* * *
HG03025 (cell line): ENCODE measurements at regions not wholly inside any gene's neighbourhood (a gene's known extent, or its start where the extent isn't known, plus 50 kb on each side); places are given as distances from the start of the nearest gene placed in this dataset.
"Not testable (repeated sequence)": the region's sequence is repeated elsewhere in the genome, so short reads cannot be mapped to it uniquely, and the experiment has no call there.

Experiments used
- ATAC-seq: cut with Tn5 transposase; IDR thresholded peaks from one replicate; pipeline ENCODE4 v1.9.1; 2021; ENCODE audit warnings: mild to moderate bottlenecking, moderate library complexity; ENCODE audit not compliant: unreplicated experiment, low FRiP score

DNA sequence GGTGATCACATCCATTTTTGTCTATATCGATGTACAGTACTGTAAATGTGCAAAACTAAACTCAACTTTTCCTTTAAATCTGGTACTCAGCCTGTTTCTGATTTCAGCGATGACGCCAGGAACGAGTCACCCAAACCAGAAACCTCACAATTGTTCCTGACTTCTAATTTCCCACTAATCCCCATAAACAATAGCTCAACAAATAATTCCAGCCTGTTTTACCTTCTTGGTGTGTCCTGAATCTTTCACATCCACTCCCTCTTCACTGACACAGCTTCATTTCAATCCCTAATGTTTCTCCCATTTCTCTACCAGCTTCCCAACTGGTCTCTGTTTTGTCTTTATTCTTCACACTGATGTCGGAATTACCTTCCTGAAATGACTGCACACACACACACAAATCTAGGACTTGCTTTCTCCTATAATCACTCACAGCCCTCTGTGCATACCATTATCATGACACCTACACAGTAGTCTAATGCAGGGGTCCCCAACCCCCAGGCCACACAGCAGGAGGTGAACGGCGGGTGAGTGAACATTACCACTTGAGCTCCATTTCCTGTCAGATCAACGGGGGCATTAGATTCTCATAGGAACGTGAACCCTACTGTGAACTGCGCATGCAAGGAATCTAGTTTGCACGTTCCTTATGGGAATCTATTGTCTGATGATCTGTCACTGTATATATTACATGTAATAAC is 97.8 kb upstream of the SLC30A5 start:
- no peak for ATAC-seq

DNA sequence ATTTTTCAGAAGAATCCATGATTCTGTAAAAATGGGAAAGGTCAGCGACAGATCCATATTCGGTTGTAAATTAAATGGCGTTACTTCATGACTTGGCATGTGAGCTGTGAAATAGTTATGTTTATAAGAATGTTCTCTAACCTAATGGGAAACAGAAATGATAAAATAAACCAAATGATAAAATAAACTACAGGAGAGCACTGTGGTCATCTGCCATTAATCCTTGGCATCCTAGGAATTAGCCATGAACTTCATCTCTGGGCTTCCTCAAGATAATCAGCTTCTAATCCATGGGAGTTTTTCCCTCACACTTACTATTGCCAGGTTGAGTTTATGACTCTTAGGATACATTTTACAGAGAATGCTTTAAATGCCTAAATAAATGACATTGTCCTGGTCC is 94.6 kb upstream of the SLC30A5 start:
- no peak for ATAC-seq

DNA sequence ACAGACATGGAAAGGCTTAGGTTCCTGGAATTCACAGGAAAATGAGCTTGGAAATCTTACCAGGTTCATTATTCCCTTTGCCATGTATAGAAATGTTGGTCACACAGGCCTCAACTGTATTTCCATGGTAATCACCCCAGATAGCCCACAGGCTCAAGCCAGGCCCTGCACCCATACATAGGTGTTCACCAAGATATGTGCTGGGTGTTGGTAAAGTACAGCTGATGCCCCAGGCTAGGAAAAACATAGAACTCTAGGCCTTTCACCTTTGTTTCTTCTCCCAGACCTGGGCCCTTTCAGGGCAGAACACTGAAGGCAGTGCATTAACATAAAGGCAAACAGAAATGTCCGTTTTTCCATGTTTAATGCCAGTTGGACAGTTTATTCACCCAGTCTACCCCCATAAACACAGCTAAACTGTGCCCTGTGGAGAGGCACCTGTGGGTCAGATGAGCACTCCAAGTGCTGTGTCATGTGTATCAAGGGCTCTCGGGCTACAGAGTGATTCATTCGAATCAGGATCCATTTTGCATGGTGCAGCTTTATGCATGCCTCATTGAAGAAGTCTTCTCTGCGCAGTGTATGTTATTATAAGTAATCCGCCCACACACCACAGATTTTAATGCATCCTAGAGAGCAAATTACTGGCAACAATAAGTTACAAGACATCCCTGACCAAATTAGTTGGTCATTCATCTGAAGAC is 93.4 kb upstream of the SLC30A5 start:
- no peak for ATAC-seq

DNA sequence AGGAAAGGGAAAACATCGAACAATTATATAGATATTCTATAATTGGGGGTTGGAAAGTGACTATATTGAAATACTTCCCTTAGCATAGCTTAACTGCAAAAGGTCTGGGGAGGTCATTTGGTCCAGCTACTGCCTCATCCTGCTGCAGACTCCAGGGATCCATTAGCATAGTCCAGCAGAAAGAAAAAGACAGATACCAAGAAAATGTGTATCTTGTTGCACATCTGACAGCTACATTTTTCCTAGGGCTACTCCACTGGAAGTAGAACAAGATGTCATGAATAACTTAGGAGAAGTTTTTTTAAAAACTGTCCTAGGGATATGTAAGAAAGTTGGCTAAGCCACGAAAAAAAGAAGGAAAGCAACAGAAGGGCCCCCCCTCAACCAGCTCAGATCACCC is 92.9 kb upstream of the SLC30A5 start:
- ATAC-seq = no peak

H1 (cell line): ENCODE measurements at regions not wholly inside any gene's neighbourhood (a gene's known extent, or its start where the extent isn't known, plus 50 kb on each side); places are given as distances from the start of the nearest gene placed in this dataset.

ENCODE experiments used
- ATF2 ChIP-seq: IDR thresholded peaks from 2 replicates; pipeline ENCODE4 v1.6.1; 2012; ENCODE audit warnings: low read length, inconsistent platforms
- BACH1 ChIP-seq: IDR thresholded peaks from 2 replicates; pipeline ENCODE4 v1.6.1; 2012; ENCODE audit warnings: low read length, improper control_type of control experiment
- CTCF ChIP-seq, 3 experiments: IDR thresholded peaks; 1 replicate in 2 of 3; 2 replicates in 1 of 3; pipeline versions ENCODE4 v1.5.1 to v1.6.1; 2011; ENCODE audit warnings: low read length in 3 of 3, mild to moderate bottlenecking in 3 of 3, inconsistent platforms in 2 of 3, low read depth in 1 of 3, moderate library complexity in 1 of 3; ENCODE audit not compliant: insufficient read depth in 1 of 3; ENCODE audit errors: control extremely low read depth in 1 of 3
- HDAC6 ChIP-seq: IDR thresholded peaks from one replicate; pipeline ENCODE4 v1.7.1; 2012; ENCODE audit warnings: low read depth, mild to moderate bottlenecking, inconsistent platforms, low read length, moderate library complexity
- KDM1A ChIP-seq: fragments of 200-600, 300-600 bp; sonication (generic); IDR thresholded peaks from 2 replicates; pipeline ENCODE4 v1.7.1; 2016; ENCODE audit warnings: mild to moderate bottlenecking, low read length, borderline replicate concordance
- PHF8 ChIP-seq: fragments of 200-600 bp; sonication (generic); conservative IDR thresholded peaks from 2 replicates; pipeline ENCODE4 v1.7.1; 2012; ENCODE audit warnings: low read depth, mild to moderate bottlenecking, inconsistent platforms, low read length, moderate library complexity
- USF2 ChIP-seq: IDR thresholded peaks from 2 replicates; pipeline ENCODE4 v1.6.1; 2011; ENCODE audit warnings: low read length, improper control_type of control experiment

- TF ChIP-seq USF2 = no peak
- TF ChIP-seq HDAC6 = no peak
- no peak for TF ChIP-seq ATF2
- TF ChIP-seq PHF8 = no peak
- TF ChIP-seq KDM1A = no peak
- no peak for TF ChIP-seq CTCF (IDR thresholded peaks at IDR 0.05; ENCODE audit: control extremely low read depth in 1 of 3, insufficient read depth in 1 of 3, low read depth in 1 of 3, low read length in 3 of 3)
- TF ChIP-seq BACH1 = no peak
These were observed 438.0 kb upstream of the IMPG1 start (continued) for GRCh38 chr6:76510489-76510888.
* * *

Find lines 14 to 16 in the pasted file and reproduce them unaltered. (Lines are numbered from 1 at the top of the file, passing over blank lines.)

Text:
ENCODE experiments used
- ATF2 ChIP-seq: IDR thresholded peaks from 2 replicates; pipeline ENCODE4 v1.6.1; 2012; ENCODE audit warnings: low read length, inconsistent platforms
- BACH1 ChIP-seq: IDR thresholded peaks from 2 replicates; pipeline ENCODE4 v1.6.1; 2012; ENCODE audit warnings: low read length, improper control_type of control experiment